Since taking power in a military coup d’état on February 1, the Myanmar junta has continued to kill, arbitrarily arrest, and commit other crimes against political leaders, human rights defenders, peaceful protesters, and others in Myanmar. In a document seen by Fortify Rights and provided by the Myanmar junta to members of the Association of Southeast Asian Nations ahead of a controversial summit to discuss Myanmar last month, the junta claimed that it detained 9,848 persons, released 4,511, and charged 5,070 between February 1 and April 15.
Forcing refugees back to Myanmar violates the principle of non-refoulement, which prohibits the “rejection at the frontier, interception and indirect refoulement” of individuals at risk of persecution. While Thailand has not ratified the 1951 U.N. Refugee Convention nor its 1967 Protocol, the principle of non-refoulement is part of customary international law and is therefore binding on all states. Under this principle, all countries are obligated to protect people from being returned to where they face danger or persecution, including through informal returns.
The Thai government has repeatedly expressed a commitment to protect refugees, including by adopting the Global Compact for Safe, Orderly, and Regular Migration and endorsing the Global Compact on Refugees during the U.N. General Assembly in December 2018. The Thai government also affirmed a commitment to “humanitarianism and to take care of various groups of irregular migrants” during the U.N. Human Rights Committee review of Thailand’s obligations under the International Covenant on Civil and Political Rights in March 2017.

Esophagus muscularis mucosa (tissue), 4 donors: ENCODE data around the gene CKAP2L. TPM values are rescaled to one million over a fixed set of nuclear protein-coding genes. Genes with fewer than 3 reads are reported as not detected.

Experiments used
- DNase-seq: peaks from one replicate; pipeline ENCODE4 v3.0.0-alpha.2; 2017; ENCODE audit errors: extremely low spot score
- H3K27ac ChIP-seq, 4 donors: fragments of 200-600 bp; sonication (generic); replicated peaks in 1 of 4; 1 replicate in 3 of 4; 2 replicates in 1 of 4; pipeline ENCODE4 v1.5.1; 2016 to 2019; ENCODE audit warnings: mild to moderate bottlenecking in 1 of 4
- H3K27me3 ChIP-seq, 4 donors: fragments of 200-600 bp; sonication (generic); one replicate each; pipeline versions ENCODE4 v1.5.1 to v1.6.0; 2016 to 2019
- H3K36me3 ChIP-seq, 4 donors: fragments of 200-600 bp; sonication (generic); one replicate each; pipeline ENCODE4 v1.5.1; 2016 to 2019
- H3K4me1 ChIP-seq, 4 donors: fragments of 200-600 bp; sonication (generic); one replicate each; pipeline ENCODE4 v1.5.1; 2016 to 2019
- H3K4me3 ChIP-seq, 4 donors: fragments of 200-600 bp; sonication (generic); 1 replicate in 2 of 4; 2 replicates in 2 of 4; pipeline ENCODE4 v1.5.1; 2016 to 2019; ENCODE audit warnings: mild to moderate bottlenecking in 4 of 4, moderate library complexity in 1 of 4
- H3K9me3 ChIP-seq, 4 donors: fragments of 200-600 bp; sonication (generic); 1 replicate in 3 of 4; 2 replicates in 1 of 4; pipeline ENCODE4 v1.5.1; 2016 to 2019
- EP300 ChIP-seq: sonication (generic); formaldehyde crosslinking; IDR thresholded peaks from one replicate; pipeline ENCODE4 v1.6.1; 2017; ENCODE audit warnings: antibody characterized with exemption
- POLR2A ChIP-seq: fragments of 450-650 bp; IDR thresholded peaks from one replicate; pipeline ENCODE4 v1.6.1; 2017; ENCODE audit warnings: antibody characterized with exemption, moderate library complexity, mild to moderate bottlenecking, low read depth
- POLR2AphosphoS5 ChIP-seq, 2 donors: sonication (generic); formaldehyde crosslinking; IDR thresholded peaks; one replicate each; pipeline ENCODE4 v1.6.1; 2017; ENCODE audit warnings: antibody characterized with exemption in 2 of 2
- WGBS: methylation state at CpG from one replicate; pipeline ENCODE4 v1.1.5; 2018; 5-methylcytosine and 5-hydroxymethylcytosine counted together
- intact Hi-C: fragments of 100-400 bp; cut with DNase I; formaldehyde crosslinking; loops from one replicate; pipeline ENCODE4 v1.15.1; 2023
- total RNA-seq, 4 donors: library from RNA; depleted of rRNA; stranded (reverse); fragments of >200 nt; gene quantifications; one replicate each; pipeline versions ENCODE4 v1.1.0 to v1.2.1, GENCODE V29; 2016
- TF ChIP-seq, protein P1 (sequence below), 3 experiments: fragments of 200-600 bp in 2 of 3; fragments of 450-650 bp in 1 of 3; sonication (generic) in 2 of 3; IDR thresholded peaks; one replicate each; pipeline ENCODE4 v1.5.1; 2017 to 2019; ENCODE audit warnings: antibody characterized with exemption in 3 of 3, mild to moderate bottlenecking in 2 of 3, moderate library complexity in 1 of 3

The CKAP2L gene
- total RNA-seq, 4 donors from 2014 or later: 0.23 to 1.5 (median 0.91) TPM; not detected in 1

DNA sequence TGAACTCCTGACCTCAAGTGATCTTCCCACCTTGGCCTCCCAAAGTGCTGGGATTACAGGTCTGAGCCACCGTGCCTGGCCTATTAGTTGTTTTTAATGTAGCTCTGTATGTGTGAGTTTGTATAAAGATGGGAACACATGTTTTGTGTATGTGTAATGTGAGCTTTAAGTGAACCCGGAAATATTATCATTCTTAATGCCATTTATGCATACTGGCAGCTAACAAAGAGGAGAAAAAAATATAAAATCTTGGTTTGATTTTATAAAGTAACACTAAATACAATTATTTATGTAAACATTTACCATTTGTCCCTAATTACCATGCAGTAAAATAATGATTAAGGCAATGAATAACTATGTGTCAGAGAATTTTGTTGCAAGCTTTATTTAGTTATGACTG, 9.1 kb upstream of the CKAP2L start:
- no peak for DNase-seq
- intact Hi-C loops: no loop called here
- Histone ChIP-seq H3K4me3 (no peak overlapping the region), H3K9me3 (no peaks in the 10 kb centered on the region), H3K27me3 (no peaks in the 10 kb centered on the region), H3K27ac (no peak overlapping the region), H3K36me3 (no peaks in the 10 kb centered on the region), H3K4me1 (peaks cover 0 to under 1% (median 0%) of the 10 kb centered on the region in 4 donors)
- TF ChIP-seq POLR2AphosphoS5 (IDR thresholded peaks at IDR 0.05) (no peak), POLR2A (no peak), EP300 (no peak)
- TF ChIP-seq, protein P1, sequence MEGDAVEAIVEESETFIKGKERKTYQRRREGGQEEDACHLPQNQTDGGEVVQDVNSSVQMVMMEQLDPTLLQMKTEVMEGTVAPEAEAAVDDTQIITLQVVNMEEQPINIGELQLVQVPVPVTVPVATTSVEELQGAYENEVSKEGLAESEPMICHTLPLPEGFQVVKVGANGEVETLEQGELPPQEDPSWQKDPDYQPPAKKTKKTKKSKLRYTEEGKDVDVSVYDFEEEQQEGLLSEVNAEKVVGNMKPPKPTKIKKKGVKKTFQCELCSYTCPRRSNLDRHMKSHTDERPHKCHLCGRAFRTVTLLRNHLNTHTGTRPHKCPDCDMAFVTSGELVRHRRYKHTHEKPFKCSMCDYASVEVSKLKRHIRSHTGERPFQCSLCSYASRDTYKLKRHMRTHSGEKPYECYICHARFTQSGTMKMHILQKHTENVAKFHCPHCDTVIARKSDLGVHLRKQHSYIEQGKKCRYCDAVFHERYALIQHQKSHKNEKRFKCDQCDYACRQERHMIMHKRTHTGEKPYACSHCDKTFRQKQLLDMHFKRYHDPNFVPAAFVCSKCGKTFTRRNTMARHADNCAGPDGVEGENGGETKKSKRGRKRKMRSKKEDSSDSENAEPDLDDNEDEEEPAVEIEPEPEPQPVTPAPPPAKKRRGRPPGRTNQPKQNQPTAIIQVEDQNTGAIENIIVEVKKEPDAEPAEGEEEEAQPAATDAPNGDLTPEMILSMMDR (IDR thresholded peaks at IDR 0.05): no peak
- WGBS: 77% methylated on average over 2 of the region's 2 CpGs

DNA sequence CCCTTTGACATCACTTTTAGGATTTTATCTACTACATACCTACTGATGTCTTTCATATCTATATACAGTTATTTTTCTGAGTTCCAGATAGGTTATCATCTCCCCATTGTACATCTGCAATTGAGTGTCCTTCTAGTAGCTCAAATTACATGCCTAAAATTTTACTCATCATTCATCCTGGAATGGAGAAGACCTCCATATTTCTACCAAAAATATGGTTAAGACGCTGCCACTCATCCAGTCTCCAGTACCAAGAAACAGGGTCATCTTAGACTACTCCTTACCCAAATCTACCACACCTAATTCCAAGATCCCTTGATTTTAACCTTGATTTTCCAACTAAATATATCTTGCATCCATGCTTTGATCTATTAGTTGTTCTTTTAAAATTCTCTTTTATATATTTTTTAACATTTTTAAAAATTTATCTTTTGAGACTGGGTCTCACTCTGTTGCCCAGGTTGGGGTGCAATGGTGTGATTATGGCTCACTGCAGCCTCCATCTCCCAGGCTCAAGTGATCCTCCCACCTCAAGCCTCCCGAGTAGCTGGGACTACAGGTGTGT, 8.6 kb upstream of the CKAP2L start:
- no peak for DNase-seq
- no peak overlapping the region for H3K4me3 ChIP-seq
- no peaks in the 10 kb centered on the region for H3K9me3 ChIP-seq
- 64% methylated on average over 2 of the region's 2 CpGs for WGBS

On December 24, 2019, the Thai Cabinet endorsed regulations to establish a national screening mechanism to identify and potentially protect refugees. However, the mechanism has yet to be implemented and has come under criticism from human rights groups for failing to meet international standards.
Thailand currently hosts more than 100,000 refugees, most of whom are protracted refugees from Myanmar living in temporary shelters along the Thailand-Myanmar border, as well as refugees from various countries living in Bangkok and surrounding provinces. All refugees in Thailand lack formal legal status and are at risk of arbitrary detention and being forcibly returned to countries where they may face persecution.
“Thailand still views refugees primarily through a national security lens, but the only real threat to regional peace and security is the Myanmar junta,” said Amy Smith. “If Thailand wants to protect its own security, it should protect the people of Myanmar and work with the international community to deprive the junta of its weapons and financial resources.”